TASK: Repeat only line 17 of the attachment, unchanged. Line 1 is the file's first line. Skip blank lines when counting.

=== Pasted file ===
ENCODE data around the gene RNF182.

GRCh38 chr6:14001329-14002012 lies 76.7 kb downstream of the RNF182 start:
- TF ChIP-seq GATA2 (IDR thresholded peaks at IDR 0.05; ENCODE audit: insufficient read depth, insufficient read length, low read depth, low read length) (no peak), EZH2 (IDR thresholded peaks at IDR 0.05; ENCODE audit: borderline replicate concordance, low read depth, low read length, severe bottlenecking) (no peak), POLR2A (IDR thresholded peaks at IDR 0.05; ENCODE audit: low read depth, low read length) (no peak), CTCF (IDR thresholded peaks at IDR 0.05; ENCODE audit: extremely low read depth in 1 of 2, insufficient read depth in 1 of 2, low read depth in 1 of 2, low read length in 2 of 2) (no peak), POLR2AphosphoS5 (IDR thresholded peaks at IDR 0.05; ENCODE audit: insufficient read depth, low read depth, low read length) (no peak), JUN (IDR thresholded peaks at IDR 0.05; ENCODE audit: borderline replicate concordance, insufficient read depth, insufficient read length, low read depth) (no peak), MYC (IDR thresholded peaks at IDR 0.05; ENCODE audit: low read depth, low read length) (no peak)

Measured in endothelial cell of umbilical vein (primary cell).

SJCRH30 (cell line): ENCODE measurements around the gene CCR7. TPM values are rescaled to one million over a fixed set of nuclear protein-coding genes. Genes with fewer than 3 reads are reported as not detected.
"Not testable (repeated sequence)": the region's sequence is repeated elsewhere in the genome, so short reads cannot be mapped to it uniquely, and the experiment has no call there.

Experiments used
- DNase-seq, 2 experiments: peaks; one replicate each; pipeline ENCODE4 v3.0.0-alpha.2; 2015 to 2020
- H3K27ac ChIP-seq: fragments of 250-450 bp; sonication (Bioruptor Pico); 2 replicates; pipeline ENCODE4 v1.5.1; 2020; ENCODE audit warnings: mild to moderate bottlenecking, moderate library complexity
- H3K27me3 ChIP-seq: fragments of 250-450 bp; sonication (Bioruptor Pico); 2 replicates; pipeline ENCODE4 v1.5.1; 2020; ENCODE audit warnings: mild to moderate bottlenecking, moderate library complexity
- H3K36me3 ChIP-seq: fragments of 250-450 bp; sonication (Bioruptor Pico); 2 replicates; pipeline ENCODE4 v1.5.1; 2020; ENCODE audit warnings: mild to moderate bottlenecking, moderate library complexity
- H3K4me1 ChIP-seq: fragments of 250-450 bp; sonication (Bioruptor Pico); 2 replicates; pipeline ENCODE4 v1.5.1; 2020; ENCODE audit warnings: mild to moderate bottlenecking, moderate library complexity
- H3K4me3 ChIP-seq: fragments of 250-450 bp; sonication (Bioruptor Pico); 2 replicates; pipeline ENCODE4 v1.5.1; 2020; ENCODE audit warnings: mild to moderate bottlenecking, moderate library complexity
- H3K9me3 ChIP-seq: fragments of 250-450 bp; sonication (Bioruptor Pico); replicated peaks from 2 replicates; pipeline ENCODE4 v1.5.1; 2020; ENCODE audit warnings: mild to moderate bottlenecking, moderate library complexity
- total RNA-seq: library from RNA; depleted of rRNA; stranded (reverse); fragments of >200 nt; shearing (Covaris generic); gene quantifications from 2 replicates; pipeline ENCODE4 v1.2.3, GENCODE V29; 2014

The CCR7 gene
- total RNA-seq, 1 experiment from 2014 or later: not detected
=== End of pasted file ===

- total RNA-seq, 1 experiment from 2014 or later: not detected